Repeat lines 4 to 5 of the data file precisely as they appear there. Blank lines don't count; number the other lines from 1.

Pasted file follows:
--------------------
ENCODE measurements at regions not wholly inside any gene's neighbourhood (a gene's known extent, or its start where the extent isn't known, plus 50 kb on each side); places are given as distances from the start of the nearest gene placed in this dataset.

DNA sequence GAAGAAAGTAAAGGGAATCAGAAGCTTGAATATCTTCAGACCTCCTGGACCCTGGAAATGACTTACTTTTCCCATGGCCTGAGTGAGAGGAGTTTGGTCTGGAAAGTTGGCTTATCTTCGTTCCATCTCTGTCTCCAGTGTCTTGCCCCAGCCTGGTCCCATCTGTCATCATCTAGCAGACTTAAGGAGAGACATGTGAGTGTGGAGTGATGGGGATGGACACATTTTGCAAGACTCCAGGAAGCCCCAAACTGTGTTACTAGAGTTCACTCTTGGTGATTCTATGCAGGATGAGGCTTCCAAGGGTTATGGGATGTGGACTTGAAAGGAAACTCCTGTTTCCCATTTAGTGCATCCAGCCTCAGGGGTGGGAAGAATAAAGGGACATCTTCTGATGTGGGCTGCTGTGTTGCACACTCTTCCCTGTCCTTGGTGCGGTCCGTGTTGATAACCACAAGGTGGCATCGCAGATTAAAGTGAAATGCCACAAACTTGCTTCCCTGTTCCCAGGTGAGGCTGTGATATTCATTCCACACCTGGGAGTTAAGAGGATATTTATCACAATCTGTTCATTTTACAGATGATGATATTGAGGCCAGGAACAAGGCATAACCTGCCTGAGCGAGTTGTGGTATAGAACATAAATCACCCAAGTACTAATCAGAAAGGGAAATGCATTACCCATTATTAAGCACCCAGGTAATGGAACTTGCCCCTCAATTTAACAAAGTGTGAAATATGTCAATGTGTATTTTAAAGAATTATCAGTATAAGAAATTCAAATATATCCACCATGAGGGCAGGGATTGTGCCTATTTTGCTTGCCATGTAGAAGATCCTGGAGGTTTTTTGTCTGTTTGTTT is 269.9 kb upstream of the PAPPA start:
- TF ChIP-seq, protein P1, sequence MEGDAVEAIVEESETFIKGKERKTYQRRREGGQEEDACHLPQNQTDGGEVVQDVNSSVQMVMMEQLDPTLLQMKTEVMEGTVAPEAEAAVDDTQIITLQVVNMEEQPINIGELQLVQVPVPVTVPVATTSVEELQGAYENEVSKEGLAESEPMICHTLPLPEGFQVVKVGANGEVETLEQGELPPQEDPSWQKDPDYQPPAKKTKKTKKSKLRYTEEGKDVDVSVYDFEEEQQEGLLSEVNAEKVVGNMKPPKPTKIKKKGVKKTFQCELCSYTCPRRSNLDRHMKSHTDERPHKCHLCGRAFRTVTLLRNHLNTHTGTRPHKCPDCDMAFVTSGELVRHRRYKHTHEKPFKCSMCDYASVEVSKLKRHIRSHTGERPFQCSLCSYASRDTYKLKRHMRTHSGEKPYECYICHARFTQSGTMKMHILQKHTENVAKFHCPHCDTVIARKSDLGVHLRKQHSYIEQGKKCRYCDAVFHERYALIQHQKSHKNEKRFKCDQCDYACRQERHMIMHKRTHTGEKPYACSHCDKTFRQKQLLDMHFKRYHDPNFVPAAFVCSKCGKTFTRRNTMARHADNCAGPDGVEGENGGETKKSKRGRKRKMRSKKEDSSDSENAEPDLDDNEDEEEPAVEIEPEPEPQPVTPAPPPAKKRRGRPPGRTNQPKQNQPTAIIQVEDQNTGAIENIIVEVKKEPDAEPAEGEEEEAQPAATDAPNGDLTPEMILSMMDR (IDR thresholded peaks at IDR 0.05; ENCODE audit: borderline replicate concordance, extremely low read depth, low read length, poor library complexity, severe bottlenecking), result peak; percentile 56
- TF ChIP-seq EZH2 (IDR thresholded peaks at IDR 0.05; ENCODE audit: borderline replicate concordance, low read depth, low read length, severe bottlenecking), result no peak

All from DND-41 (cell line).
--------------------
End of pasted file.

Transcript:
- TF ChIP-seq EZH2 (IDR thresholded peaks at IDR 0.05; ENCODE audit: borderline replicate concordance, low read depth, low read length, severe bottlenecking), result no peak

All from DND-41 (cell line).